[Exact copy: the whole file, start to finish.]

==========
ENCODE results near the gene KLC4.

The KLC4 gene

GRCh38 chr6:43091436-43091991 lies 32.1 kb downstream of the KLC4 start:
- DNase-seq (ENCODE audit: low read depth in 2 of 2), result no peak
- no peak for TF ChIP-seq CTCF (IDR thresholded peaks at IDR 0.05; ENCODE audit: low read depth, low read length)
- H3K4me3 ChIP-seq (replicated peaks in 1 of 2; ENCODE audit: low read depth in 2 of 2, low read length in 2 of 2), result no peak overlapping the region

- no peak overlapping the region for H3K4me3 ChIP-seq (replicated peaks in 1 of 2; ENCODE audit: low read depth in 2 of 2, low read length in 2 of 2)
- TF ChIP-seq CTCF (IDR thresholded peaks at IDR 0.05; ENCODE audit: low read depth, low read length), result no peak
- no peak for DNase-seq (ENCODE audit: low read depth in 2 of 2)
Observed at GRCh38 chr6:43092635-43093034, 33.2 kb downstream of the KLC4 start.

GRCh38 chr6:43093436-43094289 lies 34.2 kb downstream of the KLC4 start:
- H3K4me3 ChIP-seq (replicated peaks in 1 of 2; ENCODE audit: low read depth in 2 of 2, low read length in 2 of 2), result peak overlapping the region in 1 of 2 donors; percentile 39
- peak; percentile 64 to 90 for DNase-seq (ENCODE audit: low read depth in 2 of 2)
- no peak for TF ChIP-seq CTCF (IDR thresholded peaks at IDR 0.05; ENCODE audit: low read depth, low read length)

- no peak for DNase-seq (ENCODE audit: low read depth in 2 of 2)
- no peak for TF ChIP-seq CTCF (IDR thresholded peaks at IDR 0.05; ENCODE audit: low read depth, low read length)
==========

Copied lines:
ENCODE results near the gene KLC4.

The KLC4 gene

GRCh38 chr6:43091436-43091991 lies 32.1 kb downstream of the KLC4 start:
- DNase-seq (ENCODE audit: low read depth in 2 of 2), result no peak
- no peak for TF ChIP-seq CTCF (IDR thresholded peaks at IDR 0.05; ENCODE audit: low read depth, low read length)
- H3K4me3 ChIP-seq (replicated peaks in 1 of 2; ENCODE audit: low read depth in 2 of 2, low read length in 2 of 2), result no peak overlapping the region

- no peak overlapping the region for H3K4me3 ChIP-seq (replicated peaks in 1 of 2; ENCODE audit: low read depth in 2 of 2, low read length in 2 of 2)
- TF ChIP-seq CTCF (IDR thresholded peaks at IDR 0.05; ENCODE audit: low read depth, low read length), result no peak
- no peak for DNase-seq (ENCODE audit: low read depth in 2 of 2)
Observed at GRCh38 chr6:43092635-43093034, 33.2 kb downstream of the KLC4 start.

GRCh38 chr6:43093436-43094289 lies 34.2 kb downstream of the KLC4 start:
- H3K4me3 ChIP-seq (replicated peaks in 1 of 2; ENCODE audit: low read depth in 2 of 2, low read length in 2 of 2), result peak overlapping the region in 1 of 2 donors; percentile 39
- peak; percentile 64 to 90 for DNase-seq (ENCODE audit: low read depth in 2 of 2)
- no peak for TF ChIP-seq CTCF (IDR thresholded peaks at IDR 0.05; ENCODE audit: low read depth, low read length)

- no peak for DNase-seq (ENCODE audit: low read depth in 2 of 2)
- no peak for TF ChIP-seq CTCF (IDR thresholded peaks at IDR 0.05; ENCODE audit: low read depth, low read length)